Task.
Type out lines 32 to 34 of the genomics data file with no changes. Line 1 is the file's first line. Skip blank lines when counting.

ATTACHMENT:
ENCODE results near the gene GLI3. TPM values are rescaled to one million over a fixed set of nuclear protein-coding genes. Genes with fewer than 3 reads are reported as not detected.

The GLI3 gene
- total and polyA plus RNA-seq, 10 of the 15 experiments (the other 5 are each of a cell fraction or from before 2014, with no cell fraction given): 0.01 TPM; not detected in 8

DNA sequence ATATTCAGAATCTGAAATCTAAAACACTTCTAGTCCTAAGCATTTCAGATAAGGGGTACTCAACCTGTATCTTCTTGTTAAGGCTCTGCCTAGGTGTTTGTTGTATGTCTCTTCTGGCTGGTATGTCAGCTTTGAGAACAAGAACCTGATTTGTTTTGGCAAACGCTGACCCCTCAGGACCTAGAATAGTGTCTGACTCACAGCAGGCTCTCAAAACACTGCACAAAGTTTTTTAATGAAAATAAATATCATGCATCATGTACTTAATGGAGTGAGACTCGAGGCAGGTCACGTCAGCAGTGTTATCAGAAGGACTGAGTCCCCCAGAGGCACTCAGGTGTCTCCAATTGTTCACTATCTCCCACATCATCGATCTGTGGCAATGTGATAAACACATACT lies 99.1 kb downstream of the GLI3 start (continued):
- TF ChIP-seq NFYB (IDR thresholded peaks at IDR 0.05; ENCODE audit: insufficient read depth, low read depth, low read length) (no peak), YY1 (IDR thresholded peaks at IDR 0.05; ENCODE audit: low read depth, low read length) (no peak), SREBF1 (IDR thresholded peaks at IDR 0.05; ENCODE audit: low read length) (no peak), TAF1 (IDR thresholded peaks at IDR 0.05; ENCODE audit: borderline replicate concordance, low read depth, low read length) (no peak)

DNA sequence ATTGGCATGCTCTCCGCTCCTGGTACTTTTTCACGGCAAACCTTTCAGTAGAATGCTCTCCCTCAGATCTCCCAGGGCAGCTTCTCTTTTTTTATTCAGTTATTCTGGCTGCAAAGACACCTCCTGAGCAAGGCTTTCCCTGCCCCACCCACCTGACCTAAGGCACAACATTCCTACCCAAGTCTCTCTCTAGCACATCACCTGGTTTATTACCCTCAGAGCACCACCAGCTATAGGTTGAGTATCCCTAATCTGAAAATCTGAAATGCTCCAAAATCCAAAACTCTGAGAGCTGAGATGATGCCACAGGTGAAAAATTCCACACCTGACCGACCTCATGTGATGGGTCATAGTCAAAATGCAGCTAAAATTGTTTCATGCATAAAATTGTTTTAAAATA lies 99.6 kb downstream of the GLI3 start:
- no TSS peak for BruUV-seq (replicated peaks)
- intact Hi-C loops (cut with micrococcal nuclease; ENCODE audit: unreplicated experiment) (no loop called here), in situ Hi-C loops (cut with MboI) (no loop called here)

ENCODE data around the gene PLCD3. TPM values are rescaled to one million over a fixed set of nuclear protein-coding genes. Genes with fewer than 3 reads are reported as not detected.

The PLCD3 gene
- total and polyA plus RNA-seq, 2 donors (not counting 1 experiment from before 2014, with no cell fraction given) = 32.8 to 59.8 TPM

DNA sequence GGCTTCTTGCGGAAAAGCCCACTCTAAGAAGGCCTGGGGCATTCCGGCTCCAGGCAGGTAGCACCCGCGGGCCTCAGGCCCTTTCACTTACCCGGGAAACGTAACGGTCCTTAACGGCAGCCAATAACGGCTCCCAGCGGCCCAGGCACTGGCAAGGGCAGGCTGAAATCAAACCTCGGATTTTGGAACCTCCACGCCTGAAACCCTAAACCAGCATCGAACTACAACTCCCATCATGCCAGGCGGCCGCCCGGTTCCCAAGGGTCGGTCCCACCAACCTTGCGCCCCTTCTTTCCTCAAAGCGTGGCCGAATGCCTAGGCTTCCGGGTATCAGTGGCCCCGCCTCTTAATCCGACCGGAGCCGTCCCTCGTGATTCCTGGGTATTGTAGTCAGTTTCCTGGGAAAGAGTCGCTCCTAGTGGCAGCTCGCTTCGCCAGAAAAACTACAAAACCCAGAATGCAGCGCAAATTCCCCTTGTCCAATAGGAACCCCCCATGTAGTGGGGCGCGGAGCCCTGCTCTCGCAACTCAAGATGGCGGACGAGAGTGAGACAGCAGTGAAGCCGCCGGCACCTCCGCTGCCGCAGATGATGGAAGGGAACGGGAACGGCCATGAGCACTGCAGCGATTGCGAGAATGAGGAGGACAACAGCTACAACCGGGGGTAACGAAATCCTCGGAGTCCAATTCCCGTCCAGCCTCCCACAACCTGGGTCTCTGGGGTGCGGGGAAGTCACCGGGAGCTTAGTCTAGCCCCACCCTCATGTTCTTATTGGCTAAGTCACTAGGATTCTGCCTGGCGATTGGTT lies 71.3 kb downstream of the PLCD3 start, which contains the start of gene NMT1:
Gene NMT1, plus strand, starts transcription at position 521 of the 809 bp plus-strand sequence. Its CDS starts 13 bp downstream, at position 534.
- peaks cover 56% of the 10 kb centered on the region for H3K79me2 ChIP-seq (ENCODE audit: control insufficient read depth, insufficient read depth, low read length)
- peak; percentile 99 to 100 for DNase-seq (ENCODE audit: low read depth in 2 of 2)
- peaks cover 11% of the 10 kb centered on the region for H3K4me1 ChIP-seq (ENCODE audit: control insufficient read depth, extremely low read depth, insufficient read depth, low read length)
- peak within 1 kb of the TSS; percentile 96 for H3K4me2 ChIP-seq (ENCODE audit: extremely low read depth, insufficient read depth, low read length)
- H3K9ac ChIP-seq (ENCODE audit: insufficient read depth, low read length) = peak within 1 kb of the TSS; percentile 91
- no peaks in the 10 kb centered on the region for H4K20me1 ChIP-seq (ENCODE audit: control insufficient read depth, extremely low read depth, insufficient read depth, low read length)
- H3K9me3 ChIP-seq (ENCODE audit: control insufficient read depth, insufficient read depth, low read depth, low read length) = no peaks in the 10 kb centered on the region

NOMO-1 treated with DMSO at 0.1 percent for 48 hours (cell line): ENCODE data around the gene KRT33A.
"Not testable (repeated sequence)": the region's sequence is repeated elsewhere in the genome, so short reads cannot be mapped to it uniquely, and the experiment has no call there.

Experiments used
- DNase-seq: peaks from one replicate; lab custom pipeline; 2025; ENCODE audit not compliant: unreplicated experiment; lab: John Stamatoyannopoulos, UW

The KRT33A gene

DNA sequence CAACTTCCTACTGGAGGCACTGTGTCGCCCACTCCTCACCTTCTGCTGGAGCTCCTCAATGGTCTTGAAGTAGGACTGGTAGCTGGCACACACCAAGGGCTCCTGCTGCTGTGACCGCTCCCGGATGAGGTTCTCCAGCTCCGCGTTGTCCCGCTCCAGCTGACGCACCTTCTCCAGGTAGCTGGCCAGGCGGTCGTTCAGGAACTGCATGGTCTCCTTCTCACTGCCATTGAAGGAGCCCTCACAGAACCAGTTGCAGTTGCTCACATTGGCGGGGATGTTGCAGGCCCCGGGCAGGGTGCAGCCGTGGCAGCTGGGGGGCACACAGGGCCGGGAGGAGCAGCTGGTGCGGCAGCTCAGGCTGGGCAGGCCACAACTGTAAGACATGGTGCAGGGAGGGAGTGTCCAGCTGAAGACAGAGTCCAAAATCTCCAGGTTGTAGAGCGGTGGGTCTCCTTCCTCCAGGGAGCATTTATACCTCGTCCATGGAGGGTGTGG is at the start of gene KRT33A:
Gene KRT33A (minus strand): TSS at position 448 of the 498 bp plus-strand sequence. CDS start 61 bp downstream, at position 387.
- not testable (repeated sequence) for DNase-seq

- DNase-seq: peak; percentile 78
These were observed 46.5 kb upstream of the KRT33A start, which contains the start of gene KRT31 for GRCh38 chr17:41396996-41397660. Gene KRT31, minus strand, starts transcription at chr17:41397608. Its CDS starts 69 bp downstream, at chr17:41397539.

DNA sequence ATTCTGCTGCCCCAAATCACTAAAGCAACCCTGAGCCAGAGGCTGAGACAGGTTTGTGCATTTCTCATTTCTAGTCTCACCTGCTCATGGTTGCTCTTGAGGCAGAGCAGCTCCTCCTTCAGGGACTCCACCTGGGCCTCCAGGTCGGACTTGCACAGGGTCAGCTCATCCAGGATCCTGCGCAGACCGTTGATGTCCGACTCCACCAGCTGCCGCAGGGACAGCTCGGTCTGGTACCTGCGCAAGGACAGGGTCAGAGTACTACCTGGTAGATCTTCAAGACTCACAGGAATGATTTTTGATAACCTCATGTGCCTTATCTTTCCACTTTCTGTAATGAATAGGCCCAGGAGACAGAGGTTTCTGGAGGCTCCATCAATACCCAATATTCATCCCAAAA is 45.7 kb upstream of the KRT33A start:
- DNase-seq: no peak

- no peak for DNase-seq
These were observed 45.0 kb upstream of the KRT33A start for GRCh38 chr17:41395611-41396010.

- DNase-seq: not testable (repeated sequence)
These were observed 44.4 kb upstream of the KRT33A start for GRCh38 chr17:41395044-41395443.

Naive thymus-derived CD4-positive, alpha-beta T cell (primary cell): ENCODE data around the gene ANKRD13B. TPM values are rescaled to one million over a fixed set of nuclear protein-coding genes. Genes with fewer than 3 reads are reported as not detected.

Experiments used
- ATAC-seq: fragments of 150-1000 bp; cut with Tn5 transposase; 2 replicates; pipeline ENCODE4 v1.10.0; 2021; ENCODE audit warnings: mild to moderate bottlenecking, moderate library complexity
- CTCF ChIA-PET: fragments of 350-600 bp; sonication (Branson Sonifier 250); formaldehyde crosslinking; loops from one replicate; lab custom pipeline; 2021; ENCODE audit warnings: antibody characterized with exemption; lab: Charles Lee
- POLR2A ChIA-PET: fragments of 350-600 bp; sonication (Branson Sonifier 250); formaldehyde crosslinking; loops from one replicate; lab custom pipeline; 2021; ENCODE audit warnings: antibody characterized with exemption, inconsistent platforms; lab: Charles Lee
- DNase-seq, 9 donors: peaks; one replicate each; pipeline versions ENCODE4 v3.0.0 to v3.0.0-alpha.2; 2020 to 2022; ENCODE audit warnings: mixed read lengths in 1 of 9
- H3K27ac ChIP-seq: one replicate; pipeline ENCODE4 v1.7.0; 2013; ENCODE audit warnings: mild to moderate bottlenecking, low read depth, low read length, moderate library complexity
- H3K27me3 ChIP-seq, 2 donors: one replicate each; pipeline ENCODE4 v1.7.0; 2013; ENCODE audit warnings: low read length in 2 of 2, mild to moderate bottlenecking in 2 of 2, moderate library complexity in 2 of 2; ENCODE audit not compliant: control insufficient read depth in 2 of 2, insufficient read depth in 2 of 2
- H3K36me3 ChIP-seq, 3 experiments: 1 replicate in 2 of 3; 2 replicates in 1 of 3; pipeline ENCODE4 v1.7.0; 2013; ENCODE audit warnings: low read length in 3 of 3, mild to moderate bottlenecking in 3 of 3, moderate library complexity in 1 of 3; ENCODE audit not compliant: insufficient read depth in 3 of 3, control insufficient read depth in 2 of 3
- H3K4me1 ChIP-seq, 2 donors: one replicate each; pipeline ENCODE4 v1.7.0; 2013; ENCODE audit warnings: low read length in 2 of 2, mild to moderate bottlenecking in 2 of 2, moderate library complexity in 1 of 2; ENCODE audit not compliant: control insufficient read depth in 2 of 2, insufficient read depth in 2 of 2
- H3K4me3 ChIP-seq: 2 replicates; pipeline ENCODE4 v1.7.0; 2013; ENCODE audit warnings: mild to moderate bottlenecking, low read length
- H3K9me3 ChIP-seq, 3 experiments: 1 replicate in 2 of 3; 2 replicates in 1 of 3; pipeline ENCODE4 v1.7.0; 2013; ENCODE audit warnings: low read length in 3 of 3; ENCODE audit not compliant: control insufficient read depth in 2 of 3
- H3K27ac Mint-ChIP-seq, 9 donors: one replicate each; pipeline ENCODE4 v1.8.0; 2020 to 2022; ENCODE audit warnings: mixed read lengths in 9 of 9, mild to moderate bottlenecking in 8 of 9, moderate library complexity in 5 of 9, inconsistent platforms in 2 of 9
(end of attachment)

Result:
- DNase-seq: no peak

- no peak for DNase-seq
These were observed 45.0 kb upstream of the KRT33A start for GRCh38 chr17:41395611-41396010.